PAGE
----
Jobs, Income and Regional Equity
Regional equity stresses the region as the fundamental category for understanding and addressing the economic, social, and environmental problems facing working class and communities of color in urban America today. Regional equity emphasizes the economic, spatial, and political dynamics that are the root causes for:
- The dramatic polarization of wealth and incomes;
- The decay of inner city and older inner ring suburban infrastructure; Entrenched racial and residential segregation;
- Sprawl and white flight to ‘opportunity rich’ outer ring suburbs; and
- The fragmentation of local governance across metropolitan regions.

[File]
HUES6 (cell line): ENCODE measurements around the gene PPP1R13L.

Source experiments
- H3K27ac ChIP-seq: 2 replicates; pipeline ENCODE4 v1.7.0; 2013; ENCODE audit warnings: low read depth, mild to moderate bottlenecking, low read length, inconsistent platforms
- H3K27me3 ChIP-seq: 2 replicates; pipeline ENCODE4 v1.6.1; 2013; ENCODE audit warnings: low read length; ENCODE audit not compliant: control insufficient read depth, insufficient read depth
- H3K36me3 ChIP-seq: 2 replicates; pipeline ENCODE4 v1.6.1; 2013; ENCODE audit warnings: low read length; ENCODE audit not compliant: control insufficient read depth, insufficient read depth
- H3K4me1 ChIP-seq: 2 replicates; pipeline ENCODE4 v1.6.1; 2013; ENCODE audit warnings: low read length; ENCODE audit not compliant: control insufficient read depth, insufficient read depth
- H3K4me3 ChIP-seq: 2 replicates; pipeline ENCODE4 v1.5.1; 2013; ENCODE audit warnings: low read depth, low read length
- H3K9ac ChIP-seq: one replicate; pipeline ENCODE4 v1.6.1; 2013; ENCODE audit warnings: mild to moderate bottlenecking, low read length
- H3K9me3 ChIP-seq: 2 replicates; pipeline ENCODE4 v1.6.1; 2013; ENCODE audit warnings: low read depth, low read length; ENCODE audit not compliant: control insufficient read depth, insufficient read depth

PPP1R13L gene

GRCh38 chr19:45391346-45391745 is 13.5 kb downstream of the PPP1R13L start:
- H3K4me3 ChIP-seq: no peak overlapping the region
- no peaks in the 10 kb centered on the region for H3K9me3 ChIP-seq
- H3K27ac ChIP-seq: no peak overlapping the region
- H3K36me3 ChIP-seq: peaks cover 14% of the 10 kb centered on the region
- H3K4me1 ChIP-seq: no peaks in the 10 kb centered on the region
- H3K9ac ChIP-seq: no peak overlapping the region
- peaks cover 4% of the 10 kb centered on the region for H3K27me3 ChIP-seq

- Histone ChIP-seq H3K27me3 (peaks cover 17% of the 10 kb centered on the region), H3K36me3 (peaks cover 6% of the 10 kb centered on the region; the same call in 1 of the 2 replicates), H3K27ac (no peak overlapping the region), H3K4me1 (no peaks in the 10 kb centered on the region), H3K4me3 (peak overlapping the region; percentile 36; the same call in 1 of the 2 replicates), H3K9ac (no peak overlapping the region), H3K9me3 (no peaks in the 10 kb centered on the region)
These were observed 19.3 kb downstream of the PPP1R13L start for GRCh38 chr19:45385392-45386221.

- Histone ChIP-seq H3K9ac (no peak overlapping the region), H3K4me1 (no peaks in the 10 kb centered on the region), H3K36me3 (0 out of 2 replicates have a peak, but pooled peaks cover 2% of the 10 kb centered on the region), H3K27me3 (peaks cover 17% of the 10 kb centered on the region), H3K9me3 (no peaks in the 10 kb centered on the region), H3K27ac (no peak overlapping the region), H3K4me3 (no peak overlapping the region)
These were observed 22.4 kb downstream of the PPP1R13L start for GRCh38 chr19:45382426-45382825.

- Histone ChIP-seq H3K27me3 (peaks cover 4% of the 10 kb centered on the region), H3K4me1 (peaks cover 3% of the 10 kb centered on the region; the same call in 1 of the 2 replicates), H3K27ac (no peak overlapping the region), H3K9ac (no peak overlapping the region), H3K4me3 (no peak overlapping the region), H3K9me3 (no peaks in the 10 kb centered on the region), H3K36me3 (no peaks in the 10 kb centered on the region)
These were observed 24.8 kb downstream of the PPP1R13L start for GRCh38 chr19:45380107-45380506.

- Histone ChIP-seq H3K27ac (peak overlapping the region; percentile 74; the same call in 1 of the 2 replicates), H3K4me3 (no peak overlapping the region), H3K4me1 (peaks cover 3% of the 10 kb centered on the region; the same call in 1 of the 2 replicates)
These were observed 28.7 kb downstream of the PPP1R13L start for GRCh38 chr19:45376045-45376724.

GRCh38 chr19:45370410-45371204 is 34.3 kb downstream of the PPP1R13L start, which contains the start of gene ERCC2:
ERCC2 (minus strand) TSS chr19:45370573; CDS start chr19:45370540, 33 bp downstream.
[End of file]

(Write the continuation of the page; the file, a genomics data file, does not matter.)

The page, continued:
The regional equity movement asserts that it is government policy and not the market that is primarily responsible for the urban crisis. The fate of cities and suburbs are intertwined and interdependent. Issues like transit, air pollution, labor markets and working poverty, and the jobs-housing mismatch do not stop at municipal boundaries. They require regional solutions. Inclusive and equitable regions is important for economic and social justice, and for economic competitiveness. By building regional coalitions that transcend racial, ethnic, and spatial divides, with a broad vision for social, economic, and racial justice, progressive ‘metropolitan majorities’ move power regionally, and implement regional policy promoting smart, equitable and sustainable growth. Social movements for regional equity begin at the local and neighborhood level to address the immediate concerns of working families, then ‘scale up’ to impact regional and state policy. At this moment, we should count on Washington D.C. for leadership in regards to urban policy. It is at the local and metropolitan levels that we find a new labor movement, multiracial faith and community based organizing networks, and emerging electoral majorities that are contending for power and developing the capacity to affect state and national Read More